Returning to the Fat Minstrel, we readied ourselves for the promise of some fine music and a way to kill the time before we were to return to the Deacon at midnight. After another round of ales, the orcman and his wife came over and let us in on a little secret – he once got himself a pack of cards in the Tamboori Jungle from some curio shop. Telling us he wasn’t always a bard, and that he once was a sight more awful than he already was, he credits the cards to turning his life around and making it so’s all he’s wantin’ is to do some good in the world and make people happy.

The trick with these cards is you’ve got to tell them how many you want before you take them, and the pretty pictures will fill you with whatever their charms are – but only the once, and never again. I thought it was all fancy talk and didn’t much care for it, but Mezla being the fool he is went for it right away, and talked to the cards to let them know he wanted five. He talked to the cards, I can’t emphasize that enough. But plain as granite, five of them came out and he ended up losing all of his things and gaining some book or other. Can’t say I saw why I would want to have that happen to me, but he seemed rather pleased as he ran off naked to the market to purchase some new clothing with Glim’s money, which he traded the cards for. Now he’s without a sword or a lute, so I suppose I will just have to settle with listening to his voice some more.

Some more rumors abound, as flowing drinks are wont to cause, and looks like we’re finally the talk of the town, and for good reasons this time! The pirate’s charity was well received, and word has gotten around that the Deacon has hired some people to take care of things for him. Some flirting by the ranger, which was not well received, and some flirting by Son, which surprisingly was, and we were well and warm and in our cups by the time the music came around. We watched the performance Tusk put on and it was actually quite nice. I’m not up to snuff on musical matters but I found it enjoyable, and I think the rest of the people at the bar did too. I can’t help but feel like the song had more than just regular lyrics, as the story told felt a little bit of prophecy to it all. Least that’s how I felt.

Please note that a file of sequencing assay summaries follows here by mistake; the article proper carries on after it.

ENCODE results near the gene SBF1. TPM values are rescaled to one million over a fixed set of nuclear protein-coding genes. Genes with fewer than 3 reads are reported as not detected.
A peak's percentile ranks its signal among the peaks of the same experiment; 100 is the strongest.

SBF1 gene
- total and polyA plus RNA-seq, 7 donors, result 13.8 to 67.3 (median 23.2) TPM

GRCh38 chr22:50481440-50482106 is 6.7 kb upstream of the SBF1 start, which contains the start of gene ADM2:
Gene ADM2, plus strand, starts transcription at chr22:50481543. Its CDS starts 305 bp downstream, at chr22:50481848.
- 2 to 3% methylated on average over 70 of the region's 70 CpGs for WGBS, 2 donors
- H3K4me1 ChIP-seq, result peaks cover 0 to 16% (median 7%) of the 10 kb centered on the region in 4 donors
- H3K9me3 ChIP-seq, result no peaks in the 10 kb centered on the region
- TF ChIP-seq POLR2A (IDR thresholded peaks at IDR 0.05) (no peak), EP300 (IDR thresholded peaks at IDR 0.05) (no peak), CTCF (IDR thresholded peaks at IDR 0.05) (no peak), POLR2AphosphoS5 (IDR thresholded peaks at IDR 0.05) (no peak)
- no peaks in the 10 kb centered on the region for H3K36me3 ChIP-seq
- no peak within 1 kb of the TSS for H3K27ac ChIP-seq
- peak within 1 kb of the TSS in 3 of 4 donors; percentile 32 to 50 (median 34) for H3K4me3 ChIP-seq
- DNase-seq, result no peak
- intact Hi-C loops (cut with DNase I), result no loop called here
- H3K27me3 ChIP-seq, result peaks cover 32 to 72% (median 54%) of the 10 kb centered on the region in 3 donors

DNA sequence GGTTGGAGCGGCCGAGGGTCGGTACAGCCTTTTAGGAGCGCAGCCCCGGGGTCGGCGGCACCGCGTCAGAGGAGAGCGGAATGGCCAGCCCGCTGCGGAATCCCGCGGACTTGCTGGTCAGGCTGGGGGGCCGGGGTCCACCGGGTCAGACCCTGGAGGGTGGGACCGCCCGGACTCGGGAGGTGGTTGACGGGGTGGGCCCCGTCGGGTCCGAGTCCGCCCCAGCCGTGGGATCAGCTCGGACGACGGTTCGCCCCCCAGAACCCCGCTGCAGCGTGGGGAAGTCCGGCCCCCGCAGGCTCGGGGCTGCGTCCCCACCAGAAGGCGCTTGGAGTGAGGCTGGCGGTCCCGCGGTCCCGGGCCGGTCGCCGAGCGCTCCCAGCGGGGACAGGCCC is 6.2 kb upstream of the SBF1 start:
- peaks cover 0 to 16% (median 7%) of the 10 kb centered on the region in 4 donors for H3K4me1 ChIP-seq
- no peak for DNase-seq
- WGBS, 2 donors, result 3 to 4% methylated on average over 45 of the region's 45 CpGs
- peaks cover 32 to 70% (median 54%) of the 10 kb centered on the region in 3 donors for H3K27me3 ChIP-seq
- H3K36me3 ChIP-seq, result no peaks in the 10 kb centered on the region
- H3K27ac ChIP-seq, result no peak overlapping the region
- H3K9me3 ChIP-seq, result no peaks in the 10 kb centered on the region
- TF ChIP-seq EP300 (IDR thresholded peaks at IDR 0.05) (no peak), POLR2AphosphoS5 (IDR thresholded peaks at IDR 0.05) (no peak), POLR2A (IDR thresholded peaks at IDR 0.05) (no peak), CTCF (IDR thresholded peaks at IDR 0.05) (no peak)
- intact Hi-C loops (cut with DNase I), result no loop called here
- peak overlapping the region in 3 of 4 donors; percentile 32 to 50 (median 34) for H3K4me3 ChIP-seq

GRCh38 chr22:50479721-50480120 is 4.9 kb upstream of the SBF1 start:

He went on about how our journey here was far from done, and come the sunrise we’d descend through judgment valley, with no direction but to trust our final destination – to follow what we know – to follow with faith in her direction and not to fight the flow. In the end, we would weigh our worth before her majesty, no longer strangers. Now I don’t know exactly what those cards did to our singing friend, but they might have just given the half orc a touch of ‘the sight’, as the stone priests used to call it back home. I suppose only time will tell.

In any case, we’re off to the Temple of Pelor once more, now that midnight has nearly come, and it’s dead quiet with no activity in the temples district. I’m going to stash the book for now, since it seems like an acolyte has just opened the door for us to usher us in, and we’ll see what the Deacon has in store for us – and whether or not these ‘Stalwart Knights’ as we may be can indeed be found worthy in this judgment valley to come.